Let's talk luxury. After all, there are chicken needs, and there is chicken indulgence. I'll be the first to admit that most people view a second coop as an indulgence, not a need. But there are certain circumstances where the second coop can quite literally be a lifesaver for your flock.
What do you want a second coop for? Here are the top three reasons.
Top 3 reasons to have a second coop
1. Second coop as a broody coop:
If you're having your hens hatch and/or raise chicks of their own, having a safe place to house the little family away from the rest of the flock can save a lot of heartache. Mingling mother and chicks together with the rest of the flock? You may have no trouble. Mother hen will do her utmost to protect her babies. But occasionally another hen will regard the babies as unwelcome intruders--and will attack! Can you imagine the heartache of having your new baby chicks injured or killed by some other flock members? Giving them time and space in a a second coop--a broody coop--until the babies are a few weeks old and better able to withstand a peck or two or to run, if need be, can be a lifesaver.
2. Second coop as a hospital coop:
If you have an injured bird, possessing a place to be able to keep her separated during recovery can mean all the difference. It's instinctual for chickens to peck at things, particularly when those things are red in color. For that reason they're often driven to peck at a bare spot or a wound on a flock mate. For obvious reasons, this is not good. Having a second coop--a hospital coop-- to allow your wounded chicken to recover can also be a lifesaver. Additionally, having your injured chicken in a separate space will allow you to administer medication via drinking water, if need be.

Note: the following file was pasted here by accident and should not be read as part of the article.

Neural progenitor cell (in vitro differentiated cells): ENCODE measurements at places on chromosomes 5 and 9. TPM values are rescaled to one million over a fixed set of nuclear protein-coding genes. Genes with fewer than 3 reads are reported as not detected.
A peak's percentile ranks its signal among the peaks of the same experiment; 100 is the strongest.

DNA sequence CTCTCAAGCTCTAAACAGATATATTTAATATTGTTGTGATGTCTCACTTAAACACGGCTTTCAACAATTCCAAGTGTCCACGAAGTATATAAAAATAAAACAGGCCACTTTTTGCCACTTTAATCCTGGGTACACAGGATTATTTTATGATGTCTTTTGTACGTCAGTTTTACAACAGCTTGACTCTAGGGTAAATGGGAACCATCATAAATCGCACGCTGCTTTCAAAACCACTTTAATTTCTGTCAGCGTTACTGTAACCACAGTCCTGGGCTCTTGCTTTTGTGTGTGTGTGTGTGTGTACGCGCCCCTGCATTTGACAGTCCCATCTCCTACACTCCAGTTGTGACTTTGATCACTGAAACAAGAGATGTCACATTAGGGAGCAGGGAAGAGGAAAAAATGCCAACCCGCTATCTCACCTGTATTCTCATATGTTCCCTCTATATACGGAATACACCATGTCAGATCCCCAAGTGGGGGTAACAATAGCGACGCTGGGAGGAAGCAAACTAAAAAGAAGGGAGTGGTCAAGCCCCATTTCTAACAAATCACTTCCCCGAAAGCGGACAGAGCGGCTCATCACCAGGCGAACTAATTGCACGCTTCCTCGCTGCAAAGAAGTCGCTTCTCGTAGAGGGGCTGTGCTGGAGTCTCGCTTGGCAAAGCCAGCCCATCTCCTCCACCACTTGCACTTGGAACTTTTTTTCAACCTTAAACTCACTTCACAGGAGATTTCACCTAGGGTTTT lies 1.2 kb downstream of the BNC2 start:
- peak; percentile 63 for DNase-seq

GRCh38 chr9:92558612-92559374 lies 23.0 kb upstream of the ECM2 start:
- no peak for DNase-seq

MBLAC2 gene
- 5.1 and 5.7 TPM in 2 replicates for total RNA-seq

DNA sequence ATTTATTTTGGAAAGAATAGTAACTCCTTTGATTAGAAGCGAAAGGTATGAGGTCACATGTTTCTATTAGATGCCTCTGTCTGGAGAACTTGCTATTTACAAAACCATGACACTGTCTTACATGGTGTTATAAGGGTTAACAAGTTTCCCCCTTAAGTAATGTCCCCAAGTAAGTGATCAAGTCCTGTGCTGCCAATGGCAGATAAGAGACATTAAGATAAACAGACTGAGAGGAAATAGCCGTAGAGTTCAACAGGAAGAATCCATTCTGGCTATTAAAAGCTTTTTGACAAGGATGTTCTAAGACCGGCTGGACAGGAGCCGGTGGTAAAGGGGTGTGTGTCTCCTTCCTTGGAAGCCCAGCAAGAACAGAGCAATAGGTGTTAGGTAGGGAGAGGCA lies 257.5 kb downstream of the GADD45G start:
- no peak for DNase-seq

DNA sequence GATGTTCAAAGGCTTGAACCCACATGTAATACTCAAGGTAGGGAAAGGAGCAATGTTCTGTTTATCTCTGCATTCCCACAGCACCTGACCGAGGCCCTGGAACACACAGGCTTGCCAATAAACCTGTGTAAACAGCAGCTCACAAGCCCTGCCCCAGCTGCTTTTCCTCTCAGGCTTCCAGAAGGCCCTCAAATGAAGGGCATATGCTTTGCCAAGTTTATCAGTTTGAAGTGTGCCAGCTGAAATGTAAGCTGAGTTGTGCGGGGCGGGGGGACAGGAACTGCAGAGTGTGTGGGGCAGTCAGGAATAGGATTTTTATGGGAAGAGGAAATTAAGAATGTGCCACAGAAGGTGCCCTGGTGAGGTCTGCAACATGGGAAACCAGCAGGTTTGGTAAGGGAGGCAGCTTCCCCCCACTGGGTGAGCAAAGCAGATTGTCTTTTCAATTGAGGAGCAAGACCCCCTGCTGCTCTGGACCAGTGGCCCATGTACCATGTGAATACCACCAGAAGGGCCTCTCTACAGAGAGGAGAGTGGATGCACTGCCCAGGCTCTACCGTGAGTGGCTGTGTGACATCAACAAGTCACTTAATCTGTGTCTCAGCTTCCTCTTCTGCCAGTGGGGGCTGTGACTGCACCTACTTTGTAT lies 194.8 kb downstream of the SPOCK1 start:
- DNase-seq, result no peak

3. Second coop as a quarantine coop:
If you rescue or adopt adult birds, having a second coop--a quarantine coop---to keep your new birds away from the rest of the flock for four weeks is not only a lifesaver, it is a LIVES saver. We love to hear when people rescue battery hens and hens from other bad situations. But the concern is that if the rescues were kept in dirty, unsanitary conditions--and if you're rescuing factory farm hens, they certainly were--then they could bring illnesses or infestations into your own beloved flock. The last thing you want is for your soft heart and kindness to lead to the death or suffering of the rest of your pet hens! Even if it's just a matter of dealing with mites or lice, it's much easier to treat one or a few rescue hens than to have to treat your entire flock.
The bottom line
If you're like me, you may already be thinking about next year's flock, such as what breeds to add (more Speckled Sussex? More Marans?). You may be thinking about what equipment you're going to buy or replace (A heated waterer? A new incubator? ) You may also be thinking about improvements you'd like to make to the coop and run (Reinforcing fencing? Adding a chicken swing? Creating more roost space?)
Well, think also about adding a small second coop. You'll probably find a million ways a second coop will help your flock. Just knowing you have one can ease your mind. If you want to be really sneaky and use some good Chicken Math, this is the time you can upgrade to a bigger coop so you can have a larger flock.
Use your small, starter coop as your second coop, and upgrade to a larger one as your main coop. With a second coop, just think how many cool breeds you'll be able to enjoy next in the future!